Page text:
Routine HealthCare Examination: Considerations for Junior cats (7m–2y)
This life stage involves ensuring the aspects of health care covered in the Kitten visits have all been met, especially if the cat is newly acquired by an owner. Regular monitoring of cats during their Junior life stage is valuable, and checks should ideally be performed every 6 months to ensure the Kitten is growing and developing as they should be. Preventive healthcare should always be reviewed. While most cats will be relatively healthy at this stage, common problems are often related to infectious diseases, cat bites, dietary indiscretion, road traffic accidents or other trauma, and weight management.
Serious diseases (such as heart disease and infectious diseases including feline infectious peritonitis) can be seen during this life stage. Careful examination and monitoring at each visit are therefore important. Any owner concerns should be listened to carefully to maximise the chance of detecting serious problems at an early stage.
WSAVA (2016) and AAFP/AAHA (2020) vaccination guidelines both recommend that the first revaccination following on from the primary course of FPV, FHV-1 and FCV is performed at 6 months of age rather than the traditional 12 months to ensure that maternal-derived immunity has not interfered with vaccine uptake. After this, in some cases the frequency of vaccination (for at least some components) may be reduced – for example to every two to three years. The use of non-core vaccines should be considered based on individual assessment. Retroviral testing should be initiated and/or repeated as indicated.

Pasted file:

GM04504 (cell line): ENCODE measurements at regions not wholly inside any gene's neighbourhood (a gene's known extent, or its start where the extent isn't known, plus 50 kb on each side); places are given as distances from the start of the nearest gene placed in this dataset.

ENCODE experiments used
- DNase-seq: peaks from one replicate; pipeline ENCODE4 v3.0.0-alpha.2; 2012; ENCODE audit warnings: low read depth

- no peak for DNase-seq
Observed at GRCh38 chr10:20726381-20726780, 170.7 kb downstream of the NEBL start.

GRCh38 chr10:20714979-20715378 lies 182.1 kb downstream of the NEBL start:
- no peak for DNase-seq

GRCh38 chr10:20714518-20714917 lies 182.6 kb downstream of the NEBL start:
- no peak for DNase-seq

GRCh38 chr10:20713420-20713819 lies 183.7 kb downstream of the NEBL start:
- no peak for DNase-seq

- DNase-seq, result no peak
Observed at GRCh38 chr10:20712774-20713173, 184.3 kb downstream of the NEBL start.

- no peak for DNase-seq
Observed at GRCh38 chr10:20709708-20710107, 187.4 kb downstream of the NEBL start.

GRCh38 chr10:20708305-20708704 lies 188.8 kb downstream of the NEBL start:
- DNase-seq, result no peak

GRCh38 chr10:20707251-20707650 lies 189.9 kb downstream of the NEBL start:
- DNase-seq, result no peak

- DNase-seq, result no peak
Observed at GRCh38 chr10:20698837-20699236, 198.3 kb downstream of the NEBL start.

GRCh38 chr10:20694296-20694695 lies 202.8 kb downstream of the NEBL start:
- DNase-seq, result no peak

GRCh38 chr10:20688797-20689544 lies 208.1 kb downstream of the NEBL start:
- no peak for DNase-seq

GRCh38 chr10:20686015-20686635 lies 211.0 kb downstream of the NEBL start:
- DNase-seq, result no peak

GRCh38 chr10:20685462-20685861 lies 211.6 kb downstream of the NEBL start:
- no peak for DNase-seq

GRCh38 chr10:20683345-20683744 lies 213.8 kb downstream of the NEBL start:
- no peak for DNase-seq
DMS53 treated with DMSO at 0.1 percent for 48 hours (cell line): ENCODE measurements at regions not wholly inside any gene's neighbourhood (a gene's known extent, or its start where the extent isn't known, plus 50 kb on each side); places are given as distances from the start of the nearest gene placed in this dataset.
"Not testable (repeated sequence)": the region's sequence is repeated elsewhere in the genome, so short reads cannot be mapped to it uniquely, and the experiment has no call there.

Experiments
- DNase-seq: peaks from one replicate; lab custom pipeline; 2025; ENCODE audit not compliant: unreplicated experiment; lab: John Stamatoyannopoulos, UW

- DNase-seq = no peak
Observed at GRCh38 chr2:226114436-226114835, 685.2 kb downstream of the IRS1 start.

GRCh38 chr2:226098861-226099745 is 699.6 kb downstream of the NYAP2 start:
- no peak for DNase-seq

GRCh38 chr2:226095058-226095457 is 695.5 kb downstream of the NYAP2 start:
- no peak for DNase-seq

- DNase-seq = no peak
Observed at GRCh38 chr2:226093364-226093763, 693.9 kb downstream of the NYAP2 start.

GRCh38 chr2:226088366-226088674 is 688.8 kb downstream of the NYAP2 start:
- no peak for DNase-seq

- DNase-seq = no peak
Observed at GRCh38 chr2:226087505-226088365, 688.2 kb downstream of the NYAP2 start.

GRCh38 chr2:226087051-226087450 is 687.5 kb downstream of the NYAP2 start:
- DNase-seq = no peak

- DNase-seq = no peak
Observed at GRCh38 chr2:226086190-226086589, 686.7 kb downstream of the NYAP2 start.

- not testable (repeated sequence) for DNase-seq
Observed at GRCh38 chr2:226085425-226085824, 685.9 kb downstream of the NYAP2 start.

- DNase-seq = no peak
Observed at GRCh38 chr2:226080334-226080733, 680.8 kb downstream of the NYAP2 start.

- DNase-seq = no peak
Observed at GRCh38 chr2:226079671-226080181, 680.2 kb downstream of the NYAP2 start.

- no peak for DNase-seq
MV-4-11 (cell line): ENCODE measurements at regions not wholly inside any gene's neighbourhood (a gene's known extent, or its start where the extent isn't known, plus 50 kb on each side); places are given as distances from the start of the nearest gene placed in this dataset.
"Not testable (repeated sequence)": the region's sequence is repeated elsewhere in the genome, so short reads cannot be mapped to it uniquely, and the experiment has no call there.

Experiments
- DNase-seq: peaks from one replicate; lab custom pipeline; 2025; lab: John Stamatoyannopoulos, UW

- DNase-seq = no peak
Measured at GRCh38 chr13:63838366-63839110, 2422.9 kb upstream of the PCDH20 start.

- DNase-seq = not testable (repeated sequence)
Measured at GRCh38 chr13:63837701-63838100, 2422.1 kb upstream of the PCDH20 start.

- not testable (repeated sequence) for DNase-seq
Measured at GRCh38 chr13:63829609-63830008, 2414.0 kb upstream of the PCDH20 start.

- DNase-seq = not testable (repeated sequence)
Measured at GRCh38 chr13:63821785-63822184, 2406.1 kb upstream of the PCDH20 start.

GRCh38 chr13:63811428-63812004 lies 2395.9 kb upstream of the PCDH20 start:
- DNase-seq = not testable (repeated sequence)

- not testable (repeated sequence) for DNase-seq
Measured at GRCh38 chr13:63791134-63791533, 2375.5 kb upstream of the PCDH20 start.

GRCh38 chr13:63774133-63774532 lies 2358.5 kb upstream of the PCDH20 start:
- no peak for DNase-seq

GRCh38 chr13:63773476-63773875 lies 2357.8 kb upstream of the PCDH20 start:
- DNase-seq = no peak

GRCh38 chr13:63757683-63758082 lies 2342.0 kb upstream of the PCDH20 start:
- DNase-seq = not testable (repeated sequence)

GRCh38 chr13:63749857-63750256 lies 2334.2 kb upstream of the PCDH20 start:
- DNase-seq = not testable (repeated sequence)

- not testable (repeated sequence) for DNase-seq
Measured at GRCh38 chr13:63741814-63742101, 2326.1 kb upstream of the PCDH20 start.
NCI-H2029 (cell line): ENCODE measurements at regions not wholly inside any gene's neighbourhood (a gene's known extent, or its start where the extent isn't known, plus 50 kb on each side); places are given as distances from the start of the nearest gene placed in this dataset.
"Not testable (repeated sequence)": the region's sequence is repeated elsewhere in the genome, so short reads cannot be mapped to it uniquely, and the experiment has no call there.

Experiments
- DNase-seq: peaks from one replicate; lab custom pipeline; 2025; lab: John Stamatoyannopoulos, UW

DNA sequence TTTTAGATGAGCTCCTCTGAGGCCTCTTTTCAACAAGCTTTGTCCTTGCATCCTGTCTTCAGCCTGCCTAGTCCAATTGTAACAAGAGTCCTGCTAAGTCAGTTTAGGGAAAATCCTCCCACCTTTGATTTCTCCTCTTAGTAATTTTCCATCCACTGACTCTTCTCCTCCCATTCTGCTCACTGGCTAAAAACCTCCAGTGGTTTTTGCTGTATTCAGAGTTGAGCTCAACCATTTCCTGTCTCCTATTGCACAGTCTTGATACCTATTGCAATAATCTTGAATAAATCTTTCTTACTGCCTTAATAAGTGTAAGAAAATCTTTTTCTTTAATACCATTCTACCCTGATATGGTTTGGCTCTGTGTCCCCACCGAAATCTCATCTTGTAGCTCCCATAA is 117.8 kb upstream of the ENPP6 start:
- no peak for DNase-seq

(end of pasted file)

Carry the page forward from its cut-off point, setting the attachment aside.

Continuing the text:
Regular worming should be continued using products appropriate for likely endoparasite exposure. Frequency of worming should be based on a risk assessment. Based on ESCCAP guidelines, cats with outdoor access should be dewormed at least every three months and cats that share homes with children under 5 years of age or immunocompromised individuals should be treated monthly. Faecal examinations may be considered with treatment based on the findings but their limitations as well as their value must be kept in mind. Flea and tick therapy should be provided regularly (in line with the recommendations of the product used) as appropriate for the cat, geography and lifestyle.
Ensure neutering is performed. Cats are sexually mature by 6-months of age and often earlier so will be at risk of unwanted litters of Kittens by this age group. Most intact cats and around 10% of neutered cats mark their territory with urine. The earlier neutering is performed the less likely this will occur. For further information on earlier neutering please see the Cat Group policy statement.
Cats in this age group will be starting to explore further if they have access to the outdoors and there is the need for permanent identification. Microchipping should be considered for all cats and, if an owner wishes to use a collar, ensuring that only safety (quick release) collars are used.
Nutrition & weight management
Carefully monitor weight at each visit. Body condition scoring (BCS) should also be performed once the cat reaches maturity at around 12-18 months. Scheduling an examination 2-3 months after neutering is valuable to carefully monitor weight and identify excess weight gain at an early stage when intervention will be more successful. After the major growth period, especially in neutered cats, consider switching to a less energy dense diet with a higher protein to calorie ratio designed to help prevent excess weight gain.
Additional points to consider include
Continue to ensure every opportunity is taken to bond the owner to the clinic and embark on a lifelong partnership of preventive healthcare. With pedigree juniors, consideration should be given to known inherited defects and genetic testing offered, if available and appropriate.
Oral/dental examination and regular teeth brushing should be encouraged and is most likely to be successful if started at a young age. Brushing a cat’s teeth is likely to be the single most effective way to reduce dental plaque and maintain long-term oral health.
Minimising stress during trips to the veterinary clinic, you may consider prescribing anti-emetics in cats that develop motion sickness.